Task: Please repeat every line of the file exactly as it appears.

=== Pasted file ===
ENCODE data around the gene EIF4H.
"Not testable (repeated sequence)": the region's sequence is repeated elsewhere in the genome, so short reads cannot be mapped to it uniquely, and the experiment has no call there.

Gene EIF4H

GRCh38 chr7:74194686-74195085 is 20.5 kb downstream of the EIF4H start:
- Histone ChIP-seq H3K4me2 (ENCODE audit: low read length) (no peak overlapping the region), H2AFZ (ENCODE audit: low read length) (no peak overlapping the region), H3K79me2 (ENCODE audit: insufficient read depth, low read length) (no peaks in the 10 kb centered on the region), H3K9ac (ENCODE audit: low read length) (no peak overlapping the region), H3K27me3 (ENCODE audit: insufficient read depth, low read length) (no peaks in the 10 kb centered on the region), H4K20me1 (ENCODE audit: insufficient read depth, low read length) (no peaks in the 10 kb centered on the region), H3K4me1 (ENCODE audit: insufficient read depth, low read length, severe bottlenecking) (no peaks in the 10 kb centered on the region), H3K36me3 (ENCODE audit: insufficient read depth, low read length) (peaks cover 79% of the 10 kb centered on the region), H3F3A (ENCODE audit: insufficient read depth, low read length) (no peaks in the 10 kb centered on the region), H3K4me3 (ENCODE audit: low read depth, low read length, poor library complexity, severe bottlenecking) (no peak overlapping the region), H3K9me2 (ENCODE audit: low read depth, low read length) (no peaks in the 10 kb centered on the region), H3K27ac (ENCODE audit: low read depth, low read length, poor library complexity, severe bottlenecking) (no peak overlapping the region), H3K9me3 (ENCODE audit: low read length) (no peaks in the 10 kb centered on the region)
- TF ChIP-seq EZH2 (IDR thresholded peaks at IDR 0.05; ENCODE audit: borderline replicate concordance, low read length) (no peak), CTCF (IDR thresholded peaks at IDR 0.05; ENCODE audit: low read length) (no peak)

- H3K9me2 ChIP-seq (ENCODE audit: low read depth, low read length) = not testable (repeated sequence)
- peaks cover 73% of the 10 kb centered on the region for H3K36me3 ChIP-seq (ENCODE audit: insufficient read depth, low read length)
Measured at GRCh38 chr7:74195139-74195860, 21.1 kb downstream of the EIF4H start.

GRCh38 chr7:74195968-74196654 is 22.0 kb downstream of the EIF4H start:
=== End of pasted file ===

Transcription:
ENCODE data around the gene EIF4H.
"Not testable (repeated sequence)": the region's sequence is repeated elsewhere in the genome, so short reads cannot be mapped to it uniquely, and the experiment has no call there.

Gene EIF4H

GRCh38 chr7:74194686-74195085 is 20.5 kb downstream of the EIF4H start:
- Histone ChIP-seq H3K4me2 (ENCODE audit: low read length) (no peak overlapping the region), H2AFZ (ENCODE audit: low read length) (no peak overlapping the region), H3K79me2 (ENCODE audit: insufficient read depth, low read length) (no peaks in the 10 kb centered on the region), H3K9ac (ENCODE audit: low read length) (no peak overlapping the region), H3K27me3 (ENCODE audit: insufficient read depth, low read length) (no peaks in the 10 kb centered on the region), H4K20me1 (ENCODE audit: insufficient read depth, low read length) (no peaks in the 10 kb centered on the region), H3K4me1 (ENCODE audit: insufficient read depth, low read length, severe bottlenecking) (no peaks in the 10 kb centered on the region), H3K36me3 (ENCODE audit: insufficient read depth, low read length) (peaks cover 79% of the 10 kb centered on the region), H3F3A (ENCODE audit: insufficient read depth, low read length) (no peaks in the 10 kb centered on the region), H3K4me3 (ENCODE audit: low read depth, low read length, poor library complexity, severe bottlenecking) (no peak overlapping the region), H3K9me2 (ENCODE audit: low read depth, low read length) (no peaks in the 10 kb centered on the region), H3K27ac (ENCODE audit: low read depth, low read length, poor library complexity, severe bottlenecking) (no peak overlapping the region), H3K9me3 (ENCODE audit: low read length) (no peaks in the 10 kb centered on the region)
- TF ChIP-seq EZH2 (IDR thresholded peaks at IDR 0.05; ENCODE audit: borderline replicate concordance, low read length) (no peak), CTCF (IDR thresholded peaks at IDR 0.05; ENCODE audit: low read length) (no peak)

- H3K9me2 ChIP-seq (ENCODE audit: low read depth, low read length) = not testable (repeated sequence)
- peaks cover 73% of the 10 kb centered on the region for H3K36me3 ChIP-seq (ENCODE audit: insufficient read depth, low read length)
Measured at GRCh38 chr7:74195139-74195860, 21.1 kb downstream of the EIF4H start.

GRCh38 chr7:74195968-74196654 is 22.0 kb downstream of the EIF4H start: